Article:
Krishen Rangasamy, analyst at National Bank Financial, points out that in the US, the Trump administration is once again contemplating using Section 232 of the U.S. Trade Expansion Act to impose tariffs on grounds of national security.
“While last June such legal arguments were made to impose import tariffs of 25% on steel and 10% on aluminum, this time Washington is targeting auto imports which totalled more than US$350 billion last year.”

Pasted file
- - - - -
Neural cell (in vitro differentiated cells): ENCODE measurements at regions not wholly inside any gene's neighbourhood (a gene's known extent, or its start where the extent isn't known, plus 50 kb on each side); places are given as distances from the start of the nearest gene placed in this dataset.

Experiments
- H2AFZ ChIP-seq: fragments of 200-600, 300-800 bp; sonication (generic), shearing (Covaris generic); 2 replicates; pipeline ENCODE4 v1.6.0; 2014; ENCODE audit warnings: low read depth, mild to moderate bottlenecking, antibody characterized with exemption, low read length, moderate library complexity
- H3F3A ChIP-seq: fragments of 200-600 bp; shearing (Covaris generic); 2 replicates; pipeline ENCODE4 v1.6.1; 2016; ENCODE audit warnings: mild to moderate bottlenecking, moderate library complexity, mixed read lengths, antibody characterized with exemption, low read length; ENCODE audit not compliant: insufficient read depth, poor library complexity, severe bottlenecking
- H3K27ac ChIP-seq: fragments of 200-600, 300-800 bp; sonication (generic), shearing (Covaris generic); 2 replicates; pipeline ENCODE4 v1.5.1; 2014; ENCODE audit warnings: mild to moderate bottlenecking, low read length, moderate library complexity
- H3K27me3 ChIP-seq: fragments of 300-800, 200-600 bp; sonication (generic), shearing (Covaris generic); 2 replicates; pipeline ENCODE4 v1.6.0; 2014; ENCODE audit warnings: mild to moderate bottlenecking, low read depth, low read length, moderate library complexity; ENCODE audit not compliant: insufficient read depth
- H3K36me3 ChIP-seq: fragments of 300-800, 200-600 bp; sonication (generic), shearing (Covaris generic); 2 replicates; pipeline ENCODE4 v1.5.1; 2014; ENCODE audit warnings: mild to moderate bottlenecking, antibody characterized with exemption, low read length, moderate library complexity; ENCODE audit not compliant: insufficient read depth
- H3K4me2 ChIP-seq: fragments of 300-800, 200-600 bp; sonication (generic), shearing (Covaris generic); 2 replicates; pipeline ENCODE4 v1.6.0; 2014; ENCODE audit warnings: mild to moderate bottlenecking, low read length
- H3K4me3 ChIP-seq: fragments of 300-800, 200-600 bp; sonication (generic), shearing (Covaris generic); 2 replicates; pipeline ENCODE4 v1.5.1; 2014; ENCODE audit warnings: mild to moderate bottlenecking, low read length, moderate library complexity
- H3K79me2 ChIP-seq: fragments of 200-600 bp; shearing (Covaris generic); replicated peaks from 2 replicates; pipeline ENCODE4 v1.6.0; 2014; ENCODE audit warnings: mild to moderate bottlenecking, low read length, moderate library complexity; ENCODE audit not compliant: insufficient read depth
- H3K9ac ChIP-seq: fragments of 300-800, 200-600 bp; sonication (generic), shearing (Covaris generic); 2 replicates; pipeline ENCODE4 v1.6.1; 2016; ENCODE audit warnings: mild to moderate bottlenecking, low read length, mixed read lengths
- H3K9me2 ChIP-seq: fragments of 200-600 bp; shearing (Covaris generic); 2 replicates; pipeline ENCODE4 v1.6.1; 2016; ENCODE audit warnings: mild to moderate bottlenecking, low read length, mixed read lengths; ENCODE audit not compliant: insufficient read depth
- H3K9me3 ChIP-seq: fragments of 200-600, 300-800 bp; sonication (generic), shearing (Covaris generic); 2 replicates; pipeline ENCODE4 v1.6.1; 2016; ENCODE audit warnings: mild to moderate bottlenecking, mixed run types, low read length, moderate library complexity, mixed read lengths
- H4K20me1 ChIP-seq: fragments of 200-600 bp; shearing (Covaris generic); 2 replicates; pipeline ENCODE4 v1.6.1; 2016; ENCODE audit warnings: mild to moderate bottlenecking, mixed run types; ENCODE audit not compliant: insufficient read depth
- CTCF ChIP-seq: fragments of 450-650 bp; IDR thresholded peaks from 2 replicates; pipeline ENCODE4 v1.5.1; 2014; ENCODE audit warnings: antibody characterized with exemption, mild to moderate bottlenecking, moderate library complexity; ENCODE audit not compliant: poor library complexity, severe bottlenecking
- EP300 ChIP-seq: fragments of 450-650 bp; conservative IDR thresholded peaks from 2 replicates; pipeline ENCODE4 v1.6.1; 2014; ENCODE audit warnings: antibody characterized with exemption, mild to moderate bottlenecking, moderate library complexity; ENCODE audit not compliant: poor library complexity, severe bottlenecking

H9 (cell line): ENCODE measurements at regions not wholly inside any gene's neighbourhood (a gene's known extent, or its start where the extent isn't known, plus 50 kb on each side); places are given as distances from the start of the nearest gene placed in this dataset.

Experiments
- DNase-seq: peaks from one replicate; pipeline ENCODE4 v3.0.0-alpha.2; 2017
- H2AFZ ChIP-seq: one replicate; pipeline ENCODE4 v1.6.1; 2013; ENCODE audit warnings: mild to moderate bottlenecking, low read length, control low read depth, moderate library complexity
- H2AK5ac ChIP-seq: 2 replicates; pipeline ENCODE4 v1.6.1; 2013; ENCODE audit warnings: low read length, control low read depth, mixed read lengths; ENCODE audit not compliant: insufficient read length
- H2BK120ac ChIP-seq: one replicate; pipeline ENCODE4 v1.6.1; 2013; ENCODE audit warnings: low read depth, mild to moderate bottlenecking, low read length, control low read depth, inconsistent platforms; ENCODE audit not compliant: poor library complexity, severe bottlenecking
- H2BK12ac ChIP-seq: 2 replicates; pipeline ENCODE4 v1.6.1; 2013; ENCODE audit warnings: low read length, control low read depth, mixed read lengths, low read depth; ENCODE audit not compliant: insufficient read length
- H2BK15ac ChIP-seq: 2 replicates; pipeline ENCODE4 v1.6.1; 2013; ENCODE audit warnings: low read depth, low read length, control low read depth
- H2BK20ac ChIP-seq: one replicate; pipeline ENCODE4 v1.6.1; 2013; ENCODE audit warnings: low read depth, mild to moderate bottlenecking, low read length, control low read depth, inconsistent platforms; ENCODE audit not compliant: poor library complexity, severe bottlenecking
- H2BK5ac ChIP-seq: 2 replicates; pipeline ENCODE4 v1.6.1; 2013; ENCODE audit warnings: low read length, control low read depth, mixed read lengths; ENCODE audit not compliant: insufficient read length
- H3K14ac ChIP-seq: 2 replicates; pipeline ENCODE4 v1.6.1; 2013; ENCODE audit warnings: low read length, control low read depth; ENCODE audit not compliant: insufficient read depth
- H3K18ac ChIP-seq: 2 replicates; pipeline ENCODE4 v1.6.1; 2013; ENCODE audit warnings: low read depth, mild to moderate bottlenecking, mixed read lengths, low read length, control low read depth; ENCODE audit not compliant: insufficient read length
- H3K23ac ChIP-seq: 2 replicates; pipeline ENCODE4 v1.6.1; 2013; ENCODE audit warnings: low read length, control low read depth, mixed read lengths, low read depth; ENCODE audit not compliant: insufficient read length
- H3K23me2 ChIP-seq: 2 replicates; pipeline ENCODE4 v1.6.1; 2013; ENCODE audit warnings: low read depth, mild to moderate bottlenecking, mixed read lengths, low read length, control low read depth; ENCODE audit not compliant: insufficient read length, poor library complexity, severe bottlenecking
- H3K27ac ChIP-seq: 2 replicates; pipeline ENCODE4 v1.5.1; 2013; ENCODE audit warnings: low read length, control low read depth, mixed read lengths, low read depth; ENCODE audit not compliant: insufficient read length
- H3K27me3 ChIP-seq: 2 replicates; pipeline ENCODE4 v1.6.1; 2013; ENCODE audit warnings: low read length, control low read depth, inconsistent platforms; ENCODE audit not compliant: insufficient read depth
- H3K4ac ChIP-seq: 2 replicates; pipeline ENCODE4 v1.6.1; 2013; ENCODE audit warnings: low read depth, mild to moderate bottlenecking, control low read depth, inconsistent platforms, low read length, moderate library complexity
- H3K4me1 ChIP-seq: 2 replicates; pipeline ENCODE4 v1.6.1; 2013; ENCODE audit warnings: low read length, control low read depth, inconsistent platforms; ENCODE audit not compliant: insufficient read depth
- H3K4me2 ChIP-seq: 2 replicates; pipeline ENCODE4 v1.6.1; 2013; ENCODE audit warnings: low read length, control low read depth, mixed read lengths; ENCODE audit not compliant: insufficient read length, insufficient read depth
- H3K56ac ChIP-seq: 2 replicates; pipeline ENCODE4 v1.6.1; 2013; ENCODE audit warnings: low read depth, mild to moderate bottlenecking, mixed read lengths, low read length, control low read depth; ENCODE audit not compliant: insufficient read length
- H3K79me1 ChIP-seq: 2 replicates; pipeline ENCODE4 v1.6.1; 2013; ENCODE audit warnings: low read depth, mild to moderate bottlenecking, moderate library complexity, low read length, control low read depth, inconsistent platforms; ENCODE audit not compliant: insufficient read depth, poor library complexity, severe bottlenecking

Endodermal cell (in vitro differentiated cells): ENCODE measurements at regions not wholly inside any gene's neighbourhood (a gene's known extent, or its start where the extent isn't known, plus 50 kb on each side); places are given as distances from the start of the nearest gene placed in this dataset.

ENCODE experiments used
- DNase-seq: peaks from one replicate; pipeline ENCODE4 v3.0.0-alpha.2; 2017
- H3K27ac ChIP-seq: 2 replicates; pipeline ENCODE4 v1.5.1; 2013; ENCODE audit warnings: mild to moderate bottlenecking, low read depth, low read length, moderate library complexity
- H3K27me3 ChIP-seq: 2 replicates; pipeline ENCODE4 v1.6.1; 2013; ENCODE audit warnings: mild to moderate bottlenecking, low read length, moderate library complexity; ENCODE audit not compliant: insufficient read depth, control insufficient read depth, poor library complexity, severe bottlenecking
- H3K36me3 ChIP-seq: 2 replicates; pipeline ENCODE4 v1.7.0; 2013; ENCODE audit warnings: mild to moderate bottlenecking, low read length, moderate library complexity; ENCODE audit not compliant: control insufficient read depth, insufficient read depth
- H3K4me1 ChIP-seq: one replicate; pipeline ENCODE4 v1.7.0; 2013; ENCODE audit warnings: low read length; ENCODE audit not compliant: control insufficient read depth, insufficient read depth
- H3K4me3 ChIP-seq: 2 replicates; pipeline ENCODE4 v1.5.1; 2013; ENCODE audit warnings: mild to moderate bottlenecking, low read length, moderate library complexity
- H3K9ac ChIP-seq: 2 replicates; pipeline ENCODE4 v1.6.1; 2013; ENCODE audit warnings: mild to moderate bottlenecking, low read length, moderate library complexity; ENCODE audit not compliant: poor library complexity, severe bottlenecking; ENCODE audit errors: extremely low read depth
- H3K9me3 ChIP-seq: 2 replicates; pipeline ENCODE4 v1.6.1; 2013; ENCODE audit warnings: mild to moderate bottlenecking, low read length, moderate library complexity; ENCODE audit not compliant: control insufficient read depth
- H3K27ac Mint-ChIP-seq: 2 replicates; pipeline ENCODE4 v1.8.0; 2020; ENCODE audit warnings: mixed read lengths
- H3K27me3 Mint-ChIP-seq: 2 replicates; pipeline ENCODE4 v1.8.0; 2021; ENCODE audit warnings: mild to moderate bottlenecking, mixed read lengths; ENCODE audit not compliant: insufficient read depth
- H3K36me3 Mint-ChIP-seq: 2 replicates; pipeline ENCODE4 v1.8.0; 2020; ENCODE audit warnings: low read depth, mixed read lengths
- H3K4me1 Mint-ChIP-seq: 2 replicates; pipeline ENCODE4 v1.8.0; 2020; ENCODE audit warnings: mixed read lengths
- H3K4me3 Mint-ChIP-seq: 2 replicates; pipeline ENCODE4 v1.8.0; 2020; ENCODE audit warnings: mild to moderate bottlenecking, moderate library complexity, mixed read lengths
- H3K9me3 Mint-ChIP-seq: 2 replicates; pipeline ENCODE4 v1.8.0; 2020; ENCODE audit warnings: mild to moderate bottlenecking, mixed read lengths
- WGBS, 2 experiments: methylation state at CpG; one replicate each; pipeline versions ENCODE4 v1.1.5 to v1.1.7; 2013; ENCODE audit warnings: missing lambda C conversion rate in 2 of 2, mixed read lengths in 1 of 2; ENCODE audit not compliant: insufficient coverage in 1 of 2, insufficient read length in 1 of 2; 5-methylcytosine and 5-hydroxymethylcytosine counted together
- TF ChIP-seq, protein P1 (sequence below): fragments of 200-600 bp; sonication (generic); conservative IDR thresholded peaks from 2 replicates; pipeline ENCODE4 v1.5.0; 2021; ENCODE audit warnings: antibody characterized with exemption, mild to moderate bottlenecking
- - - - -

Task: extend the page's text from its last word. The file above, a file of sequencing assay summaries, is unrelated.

“Mexico and Canada are the most exposed although the USMCA trade deal, if approved by the U.S. Congress later this year, will largely shield those economies from such tariffs. With no such protection, Japan and Germany would be the most exposed considering they account for 15% and 8% respectively of the U.S. auto market.”
“Their exposures are even higher for passenger cars which are more likely to be targeted by Section 232. Both Japan and Germany could have done without those additional uncertainties given that their factories are already in contraction mode according to Markit’s purchasing managers indices.”